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What is flagging? Why bother reporting ads?

“Flagging” is bringing an ad or reply to an ad to the attention of our customer service team. All ads on Kijiji have a link in the top right hand corner that enables you to “report ad”, which drops down to reveal the following options when reporting:

Scam/Prohibited: intended for ads which are fraudulent or that violate Kijiji posting rules. Ads which are clearly fraud (for instance, an English Bulldog puppy for less than $200) would be an example of when this is an appropriate flag choice. It will be clear to the moderators as soon as they review that this is not a legitimate ad. Drug paraphernalia or weapons is another example of an appropriate time for this report, as those are a clear violation of the rules. If it offends you personally or you had a bad dealing with the poster this is not an appropriate time to use this reason when flagging, as this will not be clear to the moderators.

Duplicate/Spam: intended to call attention to when an individual is spamming an item or service. Spam that is clearly based out of country (for instance, a drop ship service for a given item from China) or duplicate ads posted by the same user are examples of when to use this. This is not intended for ads that you don’t think should be on Kijiji, but that do not violate any rules on posted content.

No Longer Relevant: this is intended only for ads that have been sold, or that are advertising a service, item, or event that is no longer relevant, such as concert tickets to a concert that has already occurred. This option does not bring the ad to the attention of moderators, instead, it prompts the poster to remove the ad if it is no longer available.

Miscategorized: intended for ads that are in the wrong category or location, such as a dog being posted outside of the pets category, a car posted in buy and sell, or a house located outside of Canada being posted in houses for sale in Toronto.

Type a Reason…: intended for times when a flag will need supplemental information for the violation to be clear. If the poster is performing a “bait and switch”, is selling something that has been recalled, or something that they are legally not permitted to sell, these would be appropriate times to add additional clarification when flagging an ad.

What if I accidentally flag an ad or reply? Don’t worry – flags do not cause automatic removals or bans. Since flags are reviewed by humans, if the flag does not make sense it will not result in any negative action.

Finding Reliable Tenants: How Do I Screen Applicants Effectively?

As a landlord, protecting your investment should always be top of mind. A good way to achieve that is to find a tenant that will pay rent on time and take good care of your rental property. That, however, can be easier said than done. Some landlords run into problem tenants who know how to manipulate the landlord and tenant relations rules in each province to cheat landlords out of several months rent. Some tenants have also been known to provide false letters of employment and have even created fraudulent credit reports. As a landlord, you have to choose carefully. Don’t ever let your guard down. It is better to have an empty unit for a month than end up with a tenant that doesn’t pay, damages the property, or both. After all, it isn’t much of an income property if it isn’t generating any income (or causing a loss).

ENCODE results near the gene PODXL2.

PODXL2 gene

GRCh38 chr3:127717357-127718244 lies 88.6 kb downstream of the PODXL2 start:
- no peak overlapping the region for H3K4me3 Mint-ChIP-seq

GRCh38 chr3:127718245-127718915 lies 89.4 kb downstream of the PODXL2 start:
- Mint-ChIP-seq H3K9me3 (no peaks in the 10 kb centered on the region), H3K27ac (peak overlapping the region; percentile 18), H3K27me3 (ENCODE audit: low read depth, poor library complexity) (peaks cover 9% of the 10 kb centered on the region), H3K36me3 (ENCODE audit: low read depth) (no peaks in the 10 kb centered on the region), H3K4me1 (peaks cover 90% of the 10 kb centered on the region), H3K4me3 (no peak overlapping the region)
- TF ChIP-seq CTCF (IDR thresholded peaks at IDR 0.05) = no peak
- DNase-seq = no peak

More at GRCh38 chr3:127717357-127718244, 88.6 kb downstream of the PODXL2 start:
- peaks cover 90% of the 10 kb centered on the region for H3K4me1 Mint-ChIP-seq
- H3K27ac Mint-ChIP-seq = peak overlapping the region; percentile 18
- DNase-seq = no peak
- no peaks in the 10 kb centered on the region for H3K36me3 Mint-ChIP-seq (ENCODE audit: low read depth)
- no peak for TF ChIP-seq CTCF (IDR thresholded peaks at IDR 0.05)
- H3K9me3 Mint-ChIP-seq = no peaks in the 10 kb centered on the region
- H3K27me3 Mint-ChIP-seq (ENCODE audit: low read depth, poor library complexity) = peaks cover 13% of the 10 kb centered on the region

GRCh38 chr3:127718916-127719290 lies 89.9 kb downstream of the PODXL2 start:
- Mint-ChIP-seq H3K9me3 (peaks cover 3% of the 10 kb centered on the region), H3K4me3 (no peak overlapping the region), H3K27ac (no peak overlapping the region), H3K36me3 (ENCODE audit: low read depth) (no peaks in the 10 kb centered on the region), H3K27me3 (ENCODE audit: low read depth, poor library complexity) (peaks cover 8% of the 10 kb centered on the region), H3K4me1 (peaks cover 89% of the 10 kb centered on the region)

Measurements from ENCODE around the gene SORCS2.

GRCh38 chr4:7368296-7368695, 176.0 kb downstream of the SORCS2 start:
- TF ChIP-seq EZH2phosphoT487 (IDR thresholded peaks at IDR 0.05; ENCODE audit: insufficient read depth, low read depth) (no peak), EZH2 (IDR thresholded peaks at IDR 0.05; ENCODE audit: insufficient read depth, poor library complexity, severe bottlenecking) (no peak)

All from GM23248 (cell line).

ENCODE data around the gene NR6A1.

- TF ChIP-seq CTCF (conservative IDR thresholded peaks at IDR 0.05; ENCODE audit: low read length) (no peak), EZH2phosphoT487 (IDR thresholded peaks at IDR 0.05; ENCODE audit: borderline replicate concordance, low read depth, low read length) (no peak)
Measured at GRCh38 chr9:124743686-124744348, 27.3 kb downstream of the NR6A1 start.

Finding Reliable Tenants

Screening tips
To avoid these bad tenants, you should be taking the time to screen each potential tenant. That means creating a rental application that asks them important questions like how much they make and where they work. You should also ask for some references that you can call to verify the information they have given you, a letter of employment and permission to run a credit check. Take some time to chat with them and learn what they are like as people, and ask some specific questions about their job and their lifestyle preferences to ensure it is a good fit all around. After all, there are reasons that an apartment or neighbourhood might not be right for them, and if you can let someone with severe allergies know that the neighbors have dogs, you can potentially save both parties the trouble of a living arrangement that isn’t going to work out long term, and concentrate on finding someone who will be the right fit for your income property.

Be weary of tenants who seem too good to be true. It’s possible they have copied someone else’s credit report and given it to you. You should look into using your local landlord association as a resource. Often times if you become a member you can get discounts on things like running credit checks on potential tenants. That credit check, provided by a third party company like TVS or Equifax will provide a financial history of the person looking to rent your property. You can find out if they pay their bills onetime and also their dealings with former landlords.

Another way to find a tenant best suited for your rental property is to contact the potential tenant’s former landlords and learn about their character and rent-payment patterns. You may also want to ask them to provide a criminal record check.

What not to do
Even though you may want to know every detail about the potential tenant to help you make an informed decision, you should make sure you aren’t asking questions that may cross the line. Human rights legislation in each province states you cannot select or refuse a tenant based on their race, place of origin, ethnic origin, religion, sex, age, sexual orientation, marital status, family status (e.g. children) or disability. Make sure you familiarize yourself with your respective province’s human rights code to find out more.